Everything from genius to gimmicks contributed to success of 'Secret History'

November 22, 1992|By George E. Curry | George E. Curry,Chicago Tribune

NEW YORK -- At 28, Donna Tartt has had the kind of extraordinary good fortune that most first novelists can only imagine. Her book, "The Secret History," was auctioned to publisher Alfred A. Knopf last year for $450,000. Paperback rights to the novel brought in $500,000, foreign rights another half-million dollars, and filmmaker Alan J. Pakula optioned her work, while still in manuscript form, for $500,000.

Ms. Tartt has quickly become New York's latest publishinphenom and is being mentioned in the same breath as William Faulkner and Eudora Welty, literary giants from her native Mississippi.

The story of Ms. Tartt's meteoric rise, on the basis of a single manuscript, represents a rare convergence of talent, connections at the highest levels of publishing, a bidding war, a powerful agent, enrollment in the right schools, media hype and a publishing house that is virtually unrivaled in its ability to transform an unknown author into a literary superstar.

Knopf discourages publicity about how it orchestrated the publicity surrounding the most-talked-about book in New York publishing circles.

"You've probably seen articles about how carefully orchestrated this was," said Paul Bogaards, director of promotions for Knopf. "You can't orchestrate something like this. It's like trying to take credit for Secretariat. When you got a thoroughbred, you let it run. That's what we did with Donna."

Indeed, Ms. Tartt has been running fast. Knopf sent her on a

monthlong national tour that started in September and included book readings and signings in New Orleans, Miami, New York, Washington and Chicago, and finished with stops in Seattle, San Francisco and Denver.

By the time "The Secret History" had arrived in stores in mid-September, publicists had already arranged for stories in the all-important Vanity Fair, Time, Esquire, Elle and Mirabella magazines, among others.

The Elle story noted, "It's nice every now and then when the vast hype machine that is modern publishing actually delivers on its promise."

A story in Mirabella said, " 'The Secret History' earns its credibility from the way Tartt plays the sublime off the phenomenal, grounding her prose in the real world of the senses."

"The Secret History" has made it to the best-seller list, but not without a lot of influential people opening gates through which Ms. Tartt could sprint.

As a freshman at the University of Mississippi at Oxford, Faulkner's hometown, Ms. Tartt met Willie Morris, the former editor of Harper's magazine and author of "North Toward Home," who was writer-in-residence. Mr. Morris immediately proclaimed her a "genius" and recommended that she enroll in a fiction-writing class taught by another respected Mississippi novelist, Barry Hannah.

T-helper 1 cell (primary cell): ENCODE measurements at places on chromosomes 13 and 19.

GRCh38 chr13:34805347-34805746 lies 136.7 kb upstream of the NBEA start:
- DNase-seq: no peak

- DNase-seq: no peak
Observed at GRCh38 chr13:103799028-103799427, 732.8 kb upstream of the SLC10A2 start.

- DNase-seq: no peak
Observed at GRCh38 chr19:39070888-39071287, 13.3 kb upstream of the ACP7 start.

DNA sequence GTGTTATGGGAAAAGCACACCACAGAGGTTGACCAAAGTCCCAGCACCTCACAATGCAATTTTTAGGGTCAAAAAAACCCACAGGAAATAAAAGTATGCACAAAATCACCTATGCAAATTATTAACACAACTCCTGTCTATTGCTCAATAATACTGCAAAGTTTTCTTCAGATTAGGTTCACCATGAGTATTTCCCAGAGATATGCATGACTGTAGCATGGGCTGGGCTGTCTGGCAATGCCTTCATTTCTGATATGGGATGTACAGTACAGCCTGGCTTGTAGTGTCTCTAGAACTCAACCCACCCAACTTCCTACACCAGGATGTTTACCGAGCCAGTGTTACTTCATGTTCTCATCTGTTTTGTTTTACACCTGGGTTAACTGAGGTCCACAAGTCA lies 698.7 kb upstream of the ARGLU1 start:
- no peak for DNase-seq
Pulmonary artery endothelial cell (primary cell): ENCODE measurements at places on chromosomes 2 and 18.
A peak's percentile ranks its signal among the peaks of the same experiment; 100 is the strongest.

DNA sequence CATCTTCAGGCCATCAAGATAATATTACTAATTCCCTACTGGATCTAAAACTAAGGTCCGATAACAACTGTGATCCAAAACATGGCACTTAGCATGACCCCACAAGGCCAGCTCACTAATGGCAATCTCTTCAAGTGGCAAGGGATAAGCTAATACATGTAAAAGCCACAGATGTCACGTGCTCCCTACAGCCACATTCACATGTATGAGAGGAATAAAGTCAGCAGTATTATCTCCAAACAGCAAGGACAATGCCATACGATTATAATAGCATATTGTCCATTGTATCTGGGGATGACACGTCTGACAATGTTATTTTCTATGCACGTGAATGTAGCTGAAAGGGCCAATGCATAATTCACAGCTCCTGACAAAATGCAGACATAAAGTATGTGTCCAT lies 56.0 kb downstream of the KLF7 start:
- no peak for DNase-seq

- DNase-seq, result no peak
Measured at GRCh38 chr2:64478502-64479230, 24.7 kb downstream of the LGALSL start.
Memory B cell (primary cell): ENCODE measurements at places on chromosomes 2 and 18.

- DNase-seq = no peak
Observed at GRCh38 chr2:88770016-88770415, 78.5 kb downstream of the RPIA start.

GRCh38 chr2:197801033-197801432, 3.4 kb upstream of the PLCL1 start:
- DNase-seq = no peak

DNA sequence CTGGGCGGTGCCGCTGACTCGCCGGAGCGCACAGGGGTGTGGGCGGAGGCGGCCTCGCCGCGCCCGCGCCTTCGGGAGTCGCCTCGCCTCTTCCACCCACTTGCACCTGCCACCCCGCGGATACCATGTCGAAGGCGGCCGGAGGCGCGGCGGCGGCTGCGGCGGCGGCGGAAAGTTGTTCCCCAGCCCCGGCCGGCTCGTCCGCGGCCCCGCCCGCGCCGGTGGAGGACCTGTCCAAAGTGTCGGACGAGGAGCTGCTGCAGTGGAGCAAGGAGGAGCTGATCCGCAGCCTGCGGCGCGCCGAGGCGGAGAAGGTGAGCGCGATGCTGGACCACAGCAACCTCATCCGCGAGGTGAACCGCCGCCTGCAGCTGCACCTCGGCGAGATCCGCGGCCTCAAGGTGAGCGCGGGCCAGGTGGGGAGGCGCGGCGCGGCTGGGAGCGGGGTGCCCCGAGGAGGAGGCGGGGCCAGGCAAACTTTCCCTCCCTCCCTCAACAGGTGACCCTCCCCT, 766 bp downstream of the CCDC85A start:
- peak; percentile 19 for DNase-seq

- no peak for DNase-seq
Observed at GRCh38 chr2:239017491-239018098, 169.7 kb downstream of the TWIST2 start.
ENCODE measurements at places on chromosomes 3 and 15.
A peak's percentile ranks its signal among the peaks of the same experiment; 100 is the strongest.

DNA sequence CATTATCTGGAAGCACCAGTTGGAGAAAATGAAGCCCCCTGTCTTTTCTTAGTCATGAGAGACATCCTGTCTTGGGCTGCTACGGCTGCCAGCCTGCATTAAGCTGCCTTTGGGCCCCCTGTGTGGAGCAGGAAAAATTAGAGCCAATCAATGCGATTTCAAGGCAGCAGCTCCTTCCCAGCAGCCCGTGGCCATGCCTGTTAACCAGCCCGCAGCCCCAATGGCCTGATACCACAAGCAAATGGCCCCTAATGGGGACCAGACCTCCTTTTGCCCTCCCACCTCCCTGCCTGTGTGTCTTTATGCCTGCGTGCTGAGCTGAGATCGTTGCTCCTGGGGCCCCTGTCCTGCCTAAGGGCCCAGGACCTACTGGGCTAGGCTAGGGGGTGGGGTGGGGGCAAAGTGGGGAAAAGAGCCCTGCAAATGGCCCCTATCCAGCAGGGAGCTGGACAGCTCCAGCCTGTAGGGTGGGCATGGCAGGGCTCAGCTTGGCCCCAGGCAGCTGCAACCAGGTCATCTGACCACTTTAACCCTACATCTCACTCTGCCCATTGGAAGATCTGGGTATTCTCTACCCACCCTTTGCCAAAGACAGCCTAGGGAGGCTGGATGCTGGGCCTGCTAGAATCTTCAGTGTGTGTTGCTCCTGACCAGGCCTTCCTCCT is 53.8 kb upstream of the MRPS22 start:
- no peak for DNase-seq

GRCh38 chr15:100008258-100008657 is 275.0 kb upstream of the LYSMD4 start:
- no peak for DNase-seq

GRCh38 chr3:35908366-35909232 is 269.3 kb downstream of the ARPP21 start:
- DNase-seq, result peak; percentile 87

"She was quite the prodigy here," Mr. Hannah said. "I remember Donna's tremendous felicity with a sentence. Her prose was so sweet and clear, near perfect. Sometimes it was so good, I would just clap."

At Mr. Morris' urging, Ms. Tartt transferred to Bennington College in Vermont, a school with a reputation for turning out fine writers. There, she would make still more connections that would become important in the sale, and success, of her first novel -- a thriller about a charismatic classics professor and his small circle of students, set in a small college in Vermont.

In the mid-1980s, Bennington's student body included five future novelists known as the Brat Pack. Their interest in literature and good writing seemed to feed on itself, as they exchanged stories and dreams of making it big in New York. Ms. Tartt, one of the Brat Pack, became good friends with perhaps its best-known member, Bret Easton Ellis. Mr. Ellis published "Less Than Zero" after his third year at Bennington, followed by "The Rules of Attraction" and "American Psycho."

It was Mr. Ellis who, after reading Ms. Tartt's incomplete novel, introduced her to his agent, Amanda "Binky" Urban, one of the most powerful literary brokers in New York. Two years later, in 1991, Ms. Urban circulated the completed manuscript to a few publishers to whet their appetites and pave the way for the inevitable bidding war over rights to the book.

"Basically, when Gary [Fisketjon, a Knopf editor] bought the book, everybody in-house realized he had something special," Mr. Bogaards said. "This was a manuscript that created a buzz before we actually owned it. This wasn't just a manuscript that was being talked about at Knopf, it was a manuscript being talked about all over New York. There were a lot of publishers that wanted this book."

Indeed, there was fierce bidding among eight publishers. At the end, it was Knopf against Random House, both subsidiaries of the Newhouse communications empire. That point was not lost on a rival editor, who watched the publishing siblings battle as though they were independently owned.

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